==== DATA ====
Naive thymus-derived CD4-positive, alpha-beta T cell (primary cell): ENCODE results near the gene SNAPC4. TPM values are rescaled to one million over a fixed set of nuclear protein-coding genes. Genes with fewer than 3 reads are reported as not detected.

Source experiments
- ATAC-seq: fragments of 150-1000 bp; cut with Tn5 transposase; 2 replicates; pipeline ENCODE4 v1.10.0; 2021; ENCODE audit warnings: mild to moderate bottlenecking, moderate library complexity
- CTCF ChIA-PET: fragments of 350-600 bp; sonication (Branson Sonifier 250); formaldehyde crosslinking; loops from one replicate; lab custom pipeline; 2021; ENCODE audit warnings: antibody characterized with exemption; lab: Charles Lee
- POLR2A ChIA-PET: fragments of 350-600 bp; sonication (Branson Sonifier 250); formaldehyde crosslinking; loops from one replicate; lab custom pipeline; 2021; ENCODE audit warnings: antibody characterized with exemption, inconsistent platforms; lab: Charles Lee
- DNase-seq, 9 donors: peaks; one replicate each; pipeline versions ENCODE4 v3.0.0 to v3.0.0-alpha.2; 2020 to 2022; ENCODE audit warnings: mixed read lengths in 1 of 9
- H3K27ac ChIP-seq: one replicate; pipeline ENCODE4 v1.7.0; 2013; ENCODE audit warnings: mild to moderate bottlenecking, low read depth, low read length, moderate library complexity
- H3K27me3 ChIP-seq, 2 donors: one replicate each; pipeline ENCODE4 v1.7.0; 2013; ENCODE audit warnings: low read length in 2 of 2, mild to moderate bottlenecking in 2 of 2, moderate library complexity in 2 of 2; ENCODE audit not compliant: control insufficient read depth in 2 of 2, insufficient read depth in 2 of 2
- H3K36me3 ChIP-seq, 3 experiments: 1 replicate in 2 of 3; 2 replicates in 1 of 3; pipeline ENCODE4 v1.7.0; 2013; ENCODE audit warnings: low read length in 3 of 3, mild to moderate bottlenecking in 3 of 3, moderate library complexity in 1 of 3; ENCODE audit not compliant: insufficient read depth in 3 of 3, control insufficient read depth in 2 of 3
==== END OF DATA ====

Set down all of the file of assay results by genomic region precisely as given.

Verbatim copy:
Naive thymus-derived CD4-positive, alpha-beta T cell (primary cell): ENCODE results near the gene SNAPC4. TPM values are rescaled to one million over a fixed set of nuclear protein-coding genes. Genes with fewer than 3 reads are reported as not detected.

Source experiments
- ATAC-seq: fragments of 150-1000 bp; cut with Tn5 transposase; 2 replicates; pipeline ENCODE4 v1.10.0; 2021; ENCODE audit warnings: mild to moderate bottlenecking, moderate library complexity
- CTCF ChIA-PET: fragments of 350-600 bp; sonication (Branson Sonifier 250); formaldehyde crosslinking; loops from one replicate; lab custom pipeline; 2021; ENCODE audit warnings: antibody characterized with exemption; lab: Charles Lee
- POLR2A ChIA-PET: fragments of 350-600 bp; sonication (Branson Sonifier 250); formaldehyde crosslinking; loops from one replicate; lab custom pipeline; 2021; ENCODE audit warnings: antibody characterized with exemption, inconsistent platforms; lab: Charles Lee
- DNase-seq, 9 donors: peaks; one replicate each; pipeline versions ENCODE4 v3.0.0 to v3.0.0-alpha.2; 2020 to 2022; ENCODE audit warnings: mixed read lengths in 1 of 9
- H3K27ac ChIP-seq: one replicate; pipeline ENCODE4 v1.7.0; 2013; ENCODE audit warnings: mild to moderate bottlenecking, low read depth, low read length, moderate library complexity
- H3K27me3 ChIP-seq, 2 donors: one replicate each; pipeline ENCODE4 v1.7.0; 2013; ENCODE audit warnings: low read length in 2 of 2, mild to moderate bottlenecking in 2 of 2, moderate library complexity in 2 of 2; ENCODE audit not compliant: control insufficient read depth in 2 of 2, insufficient read depth in 2 of 2
- H3K36me3 ChIP-seq, 3 experiments: 1 replicate in 2 of 3; 2 replicates in 1 of 3; pipeline ENCODE4 v1.7.0; 2013; ENCODE audit warnings: low read length in 3 of 3, mild to moderate bottlenecking in 3 of 3, moderate library complexity in 1 of 3; ENCODE audit not compliant: insufficient read depth in 3 of 3, control insufficient read depth in 2 of 3